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Gonorrhea Definition, Cure and treatment

Gonorrhea, hot piss or gonorrhea: definition

Gonorrhea, commonly known as “hot-piss,” urethritis or gonorrhea, is a sexually transmitted infection (STI) caused by the bacteria Neisseria gonorrhoeae. It has been on the rise in France since 1998, like most STIs.

Gonorrhea is more often detected in men than in women, perhaps because in men, it causes obvious signs whereas in more than half of women, this infection causes no visible sign. Men aged 21 to 30 and young women aged 16 to 25 are the most affected by the diagnosis of this sexually transmitted infection (STI)

It can infect the penis and the vagina, the urethra, the rectum, the throat and sometimes the eyes. In women, the cervix can also be damaged.

In Canada, the number of new cases of gonorrhea has more than doubled in the last 10 years and the proportion of cases that are resistant to antibiotics is constantly increasing.

Causes of Gonorrhea

Gonorrhea is transmitted during unprotected oral, anal or vaginal intercourse with an infected partner , through the exchange of body fluids and mucosal contact. It is rarely transmitted by cunnilingus.

Gonorrhea can also be transmitted to the newborn by its infected mother during delivery, causing an eye infection.

The symptoms of gonorrhea 

The signs of gonorrhea or gonorrhea usually occur  2 to 5 days  after the moment of infection in the man, but they can probably take about ten days in the woman, probably sometimes more. The infection can appear in the rectum, penis, cervix or throat. In women, the infection passes unnoticed in more than half of the cases, causing no particular sign.

The most frequent development of gonococcal urethritis, which is not treated in humans, is the  disappearance of symptoms  : symptoms can disappear in more than 95% of men within 6 months. The infection persists, however, as long as it is not treated. In the absence of treatment or in case of failure, the risk of transmission remains, and makes the bed of complications as well as sequelae.

In humans

  • Purulent discharge and greenish yellow through the urethra,
  • Difficulty urinating,
  • Intense burning sensation when urinating
  • Tingling at the urethra,
  • Pain or swelling in the testicles,
  • Pain or discharge of the rectum.
  • A man with these signs should talk to his partner because it may not show any sign, even if it carries the bacteria.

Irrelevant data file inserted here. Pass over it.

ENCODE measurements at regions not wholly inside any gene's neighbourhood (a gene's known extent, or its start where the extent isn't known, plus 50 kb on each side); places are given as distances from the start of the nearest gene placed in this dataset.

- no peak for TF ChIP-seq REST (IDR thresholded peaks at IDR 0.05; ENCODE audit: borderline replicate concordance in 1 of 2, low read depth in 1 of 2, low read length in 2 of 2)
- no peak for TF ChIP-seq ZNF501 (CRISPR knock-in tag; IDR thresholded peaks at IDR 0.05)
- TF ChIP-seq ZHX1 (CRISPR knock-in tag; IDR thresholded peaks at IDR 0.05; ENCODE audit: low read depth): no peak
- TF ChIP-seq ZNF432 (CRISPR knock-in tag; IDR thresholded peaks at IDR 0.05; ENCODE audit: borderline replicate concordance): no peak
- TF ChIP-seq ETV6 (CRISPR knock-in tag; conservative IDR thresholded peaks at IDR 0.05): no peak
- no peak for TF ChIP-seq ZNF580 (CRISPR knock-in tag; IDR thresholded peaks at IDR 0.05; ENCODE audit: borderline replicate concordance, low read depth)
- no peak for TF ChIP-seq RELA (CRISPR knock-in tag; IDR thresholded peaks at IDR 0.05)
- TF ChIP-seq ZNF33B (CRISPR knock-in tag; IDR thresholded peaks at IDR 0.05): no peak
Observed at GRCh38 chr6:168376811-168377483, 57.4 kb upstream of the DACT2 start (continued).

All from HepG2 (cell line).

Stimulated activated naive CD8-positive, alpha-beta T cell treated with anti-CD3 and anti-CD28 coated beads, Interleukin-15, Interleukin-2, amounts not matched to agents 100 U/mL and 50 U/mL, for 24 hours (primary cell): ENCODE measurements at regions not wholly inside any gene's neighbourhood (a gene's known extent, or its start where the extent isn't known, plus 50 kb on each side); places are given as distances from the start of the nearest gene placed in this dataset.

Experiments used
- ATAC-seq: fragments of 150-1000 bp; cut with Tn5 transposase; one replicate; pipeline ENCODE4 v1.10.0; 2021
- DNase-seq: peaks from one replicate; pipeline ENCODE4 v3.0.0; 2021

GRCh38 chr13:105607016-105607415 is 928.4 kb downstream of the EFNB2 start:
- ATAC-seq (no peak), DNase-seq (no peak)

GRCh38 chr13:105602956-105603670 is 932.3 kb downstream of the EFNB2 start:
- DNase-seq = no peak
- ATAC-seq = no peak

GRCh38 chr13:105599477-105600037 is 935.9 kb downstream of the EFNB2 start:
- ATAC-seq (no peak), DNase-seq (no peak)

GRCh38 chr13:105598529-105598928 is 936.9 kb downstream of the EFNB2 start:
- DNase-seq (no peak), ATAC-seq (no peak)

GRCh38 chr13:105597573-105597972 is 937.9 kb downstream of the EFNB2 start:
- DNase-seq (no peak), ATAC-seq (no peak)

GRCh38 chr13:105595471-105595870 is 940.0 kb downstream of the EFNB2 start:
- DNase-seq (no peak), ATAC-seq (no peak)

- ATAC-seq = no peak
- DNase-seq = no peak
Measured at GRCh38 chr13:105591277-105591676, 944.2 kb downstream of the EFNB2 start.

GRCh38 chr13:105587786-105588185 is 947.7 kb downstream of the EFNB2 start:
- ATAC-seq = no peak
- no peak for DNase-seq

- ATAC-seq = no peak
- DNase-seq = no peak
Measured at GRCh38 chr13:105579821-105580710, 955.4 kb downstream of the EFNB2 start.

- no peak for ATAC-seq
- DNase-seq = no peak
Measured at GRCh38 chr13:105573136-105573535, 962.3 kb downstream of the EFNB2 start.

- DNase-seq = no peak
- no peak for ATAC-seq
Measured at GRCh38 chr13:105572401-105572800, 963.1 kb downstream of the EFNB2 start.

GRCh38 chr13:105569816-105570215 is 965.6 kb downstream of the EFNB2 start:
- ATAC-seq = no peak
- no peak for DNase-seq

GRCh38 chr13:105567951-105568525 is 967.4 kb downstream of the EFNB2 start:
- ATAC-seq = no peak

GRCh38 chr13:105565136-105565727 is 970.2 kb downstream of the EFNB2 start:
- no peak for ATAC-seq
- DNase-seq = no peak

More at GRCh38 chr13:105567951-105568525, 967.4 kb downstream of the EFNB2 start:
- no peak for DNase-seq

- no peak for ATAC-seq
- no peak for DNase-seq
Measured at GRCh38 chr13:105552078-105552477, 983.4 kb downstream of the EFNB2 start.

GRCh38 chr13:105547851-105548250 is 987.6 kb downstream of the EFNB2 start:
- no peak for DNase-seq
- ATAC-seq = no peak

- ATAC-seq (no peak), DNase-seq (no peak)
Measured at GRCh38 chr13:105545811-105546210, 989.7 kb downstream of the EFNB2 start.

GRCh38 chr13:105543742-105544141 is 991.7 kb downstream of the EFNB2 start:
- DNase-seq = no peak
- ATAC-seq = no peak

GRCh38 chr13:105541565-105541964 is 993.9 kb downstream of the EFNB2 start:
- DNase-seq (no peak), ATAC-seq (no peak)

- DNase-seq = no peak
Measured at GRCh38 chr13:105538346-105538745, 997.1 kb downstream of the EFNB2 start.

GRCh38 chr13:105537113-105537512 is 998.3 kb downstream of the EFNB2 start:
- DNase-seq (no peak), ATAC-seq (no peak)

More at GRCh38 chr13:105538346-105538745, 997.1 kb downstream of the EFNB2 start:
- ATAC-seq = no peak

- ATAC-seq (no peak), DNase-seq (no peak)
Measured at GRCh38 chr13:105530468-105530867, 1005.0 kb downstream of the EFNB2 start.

And in 1% of cases, men have few or none of these signs.

In the woman

Most women have no evidence of gonorrhea, and that’s between 70% and 90% of cases! When they exist, these symptoms are often confused with those of a urinary or vaginal infection:

  • Purulent vaginal discharge, yellowish or sometimes bloody;
  • Vulvar irritation;
  • Abnormal vaginal bleeding;
  • Pelvic pain or heaviness;
  • Pain during intercourse;
  • Burning sensation when urinating and difficulty urinating.

In the case of unprotected sex, screening must be done, combined with screening for Chlamydia.

Symptoms of anorectal gonorrhea

It is particularly common among men who have sex with men (MSM) and can present itself with the following signs:

  • Itching at the anus,
  • Inflammation of the anus,
  • Purulent discharge in the anus,
  • Diarrhea,
  • Bleeding by the anus,
  • Annoyance to defecate …

Gonorrhea of ​​the mouth and throat is often associated with  no noticeable signs . Sometimes there may be pharyngitis or angina that regresses on its own. Oropharyngeal gonorrhea is present in 10% to 40% of MSM (men who have sex with men), 5% to 20% of women who already have vaginal or anorectal gonorrhea, and 3% to 10% of heterosexuals.

Eye damage is rare in adults. It occurs by auto-infection; the person suffering from gonorrhea of ​​the sexual zone and carrying the germs in his eyes with his hands. The signs are:

  • Swelling of the eyelids,
  • Thick and abundant secretions,
  • Sand grain sensation in the eye,
  • Ulcerations or perforation of the cornea.

Possible complications

In women, gonorrhea can lead to pelvic inflammatory disease , which is an infection of the reproductive organs such as the fallopian tubes, ovaries and uterus. It can be the cause of infertility , increase the risk of ectopic pregnancies and cause chronic pelvic pain.

In humans, gonorrhea can cause inflammation of the prostate ( prostatitis ) or testes ( epididymitis ), which can lead to infertility.